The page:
Howard Read: Hide and Speak | Review by Steve Bennett
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Howard Read: Hide and Speak

Note: This review is from 2013

Review by Steve Bennett

Ever since Howard Read’s first solo show at this festival 11 years ago, we’ve praised his technical ambition, but usually qualified it because of his problems operating the kit.

Finally, he seems to have cracked the method of delivery, a few minor snafus aside. He can now make his animations move and lip-synch in time with what he is saying, and he’s mastered the games controller that guides them. He is genuinely performing live stand-up as a cartoon character, and that’s an impressive achievement in anyone’s book.

Next, though, he probably needs to apply some of that same ingenuity to a script that’s often too cheesy, even given the tongue-in-cheek intent.

There main characters include Little Howard, his six-year-old sidekick, here allowed to swear – or at least sound like he’s swearing – because of the grown-up audience. Bt even when working ‘blue’, the sensibilities and energy of Read’s hour are decidedly childish.

There’s also a welcome return for Roger, who’s both an ideologically dodgy old-school comic from the Seventies and a pigeon; plus the new characters of a blue crab, a monkey, and a chicken. This latter creature might be famous in comedy for crossing the road, but here he spends a lot of time in the gutter. In fact, Read might have spent so long entertaining children that he’s rather overestimated the appeal of poo, bum, willy jokes for grown-up audiences.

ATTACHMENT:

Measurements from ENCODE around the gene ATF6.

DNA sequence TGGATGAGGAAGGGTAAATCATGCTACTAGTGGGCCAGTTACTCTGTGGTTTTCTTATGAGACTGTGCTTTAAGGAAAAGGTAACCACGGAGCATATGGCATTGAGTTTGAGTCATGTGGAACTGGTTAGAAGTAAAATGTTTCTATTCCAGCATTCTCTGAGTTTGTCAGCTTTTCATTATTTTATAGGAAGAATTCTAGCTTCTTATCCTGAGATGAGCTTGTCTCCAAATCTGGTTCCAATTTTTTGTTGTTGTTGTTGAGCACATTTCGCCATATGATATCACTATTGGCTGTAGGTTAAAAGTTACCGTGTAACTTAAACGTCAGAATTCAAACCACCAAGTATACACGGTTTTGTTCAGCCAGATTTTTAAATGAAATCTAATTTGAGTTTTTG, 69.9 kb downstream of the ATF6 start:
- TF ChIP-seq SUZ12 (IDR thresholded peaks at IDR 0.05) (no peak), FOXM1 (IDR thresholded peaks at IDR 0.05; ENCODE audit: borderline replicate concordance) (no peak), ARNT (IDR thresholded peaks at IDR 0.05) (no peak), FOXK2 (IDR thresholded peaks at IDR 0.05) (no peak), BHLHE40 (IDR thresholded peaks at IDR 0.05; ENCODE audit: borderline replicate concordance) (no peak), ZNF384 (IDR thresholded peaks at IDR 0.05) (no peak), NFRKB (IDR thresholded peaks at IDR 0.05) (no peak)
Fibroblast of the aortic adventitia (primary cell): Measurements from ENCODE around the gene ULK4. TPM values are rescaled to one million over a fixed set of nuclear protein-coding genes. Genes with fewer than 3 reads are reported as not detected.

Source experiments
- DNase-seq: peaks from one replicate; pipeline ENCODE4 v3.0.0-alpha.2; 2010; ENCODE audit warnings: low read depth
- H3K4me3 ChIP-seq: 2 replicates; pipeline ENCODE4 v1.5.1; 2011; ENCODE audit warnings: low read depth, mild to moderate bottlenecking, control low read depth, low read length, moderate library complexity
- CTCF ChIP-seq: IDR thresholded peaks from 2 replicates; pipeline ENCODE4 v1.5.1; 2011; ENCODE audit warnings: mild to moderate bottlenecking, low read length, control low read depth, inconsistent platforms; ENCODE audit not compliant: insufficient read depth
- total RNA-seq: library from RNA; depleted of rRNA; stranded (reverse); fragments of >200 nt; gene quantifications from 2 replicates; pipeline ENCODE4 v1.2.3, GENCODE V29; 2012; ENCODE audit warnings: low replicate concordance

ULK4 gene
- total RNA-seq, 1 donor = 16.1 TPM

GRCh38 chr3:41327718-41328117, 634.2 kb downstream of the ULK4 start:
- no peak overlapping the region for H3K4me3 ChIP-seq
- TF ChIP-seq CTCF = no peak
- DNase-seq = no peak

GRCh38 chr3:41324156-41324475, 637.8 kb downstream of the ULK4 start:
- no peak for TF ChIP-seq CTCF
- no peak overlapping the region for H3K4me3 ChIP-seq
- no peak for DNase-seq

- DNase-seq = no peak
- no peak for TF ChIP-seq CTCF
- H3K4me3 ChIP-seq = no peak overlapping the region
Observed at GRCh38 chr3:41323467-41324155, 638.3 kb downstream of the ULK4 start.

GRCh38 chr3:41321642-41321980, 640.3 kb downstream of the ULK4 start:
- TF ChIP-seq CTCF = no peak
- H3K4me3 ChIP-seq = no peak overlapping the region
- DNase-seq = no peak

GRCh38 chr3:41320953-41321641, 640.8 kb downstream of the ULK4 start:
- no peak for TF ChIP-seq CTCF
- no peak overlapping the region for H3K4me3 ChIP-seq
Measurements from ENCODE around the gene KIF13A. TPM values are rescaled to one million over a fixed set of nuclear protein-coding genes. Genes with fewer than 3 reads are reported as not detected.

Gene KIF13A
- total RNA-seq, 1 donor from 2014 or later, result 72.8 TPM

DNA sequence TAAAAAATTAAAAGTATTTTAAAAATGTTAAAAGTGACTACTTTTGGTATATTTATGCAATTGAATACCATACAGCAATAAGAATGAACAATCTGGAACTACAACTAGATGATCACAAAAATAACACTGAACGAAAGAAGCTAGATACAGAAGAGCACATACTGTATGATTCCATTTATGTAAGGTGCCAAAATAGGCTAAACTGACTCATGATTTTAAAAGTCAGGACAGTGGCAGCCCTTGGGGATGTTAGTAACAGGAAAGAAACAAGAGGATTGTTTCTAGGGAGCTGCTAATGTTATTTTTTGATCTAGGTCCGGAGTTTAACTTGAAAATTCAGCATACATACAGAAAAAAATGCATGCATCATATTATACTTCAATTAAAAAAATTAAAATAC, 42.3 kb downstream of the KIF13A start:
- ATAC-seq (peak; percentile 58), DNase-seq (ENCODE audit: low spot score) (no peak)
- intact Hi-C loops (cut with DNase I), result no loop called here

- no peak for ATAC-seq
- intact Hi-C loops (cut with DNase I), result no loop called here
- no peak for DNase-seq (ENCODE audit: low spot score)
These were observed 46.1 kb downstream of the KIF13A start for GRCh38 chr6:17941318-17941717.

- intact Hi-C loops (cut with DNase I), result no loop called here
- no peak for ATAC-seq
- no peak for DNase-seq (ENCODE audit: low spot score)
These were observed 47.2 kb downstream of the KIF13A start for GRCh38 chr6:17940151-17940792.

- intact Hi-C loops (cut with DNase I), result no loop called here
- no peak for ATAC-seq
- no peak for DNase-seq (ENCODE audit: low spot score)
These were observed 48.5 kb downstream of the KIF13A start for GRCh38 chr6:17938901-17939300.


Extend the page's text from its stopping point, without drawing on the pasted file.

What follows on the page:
God is his best creation – if that doesn’t sound too blasphemous – allowing Read to add an extra level to his character beyond the puerile. Where the animated animals tend to simplify the jokes, the deity can (but doesn’t always) expand on them.

Between these live animations are some fully pre-recorded cartoons, such as warning about some truly abominable snowmen, a chance to shoot David Cameron in the head (actually less fun than it sounds), and a couple of single-frame gags

Read covers the ropier jokes with his easy pub charm and self-effacing comments on the quality of the material, while occasionally cracking out the ukulele for a jaunty number to jolly us along. It all just about holds together – but it really shouldn’t be such a close-run thing.

Review date: 9 Aug 2013
Reviewed by: Steve Bennett

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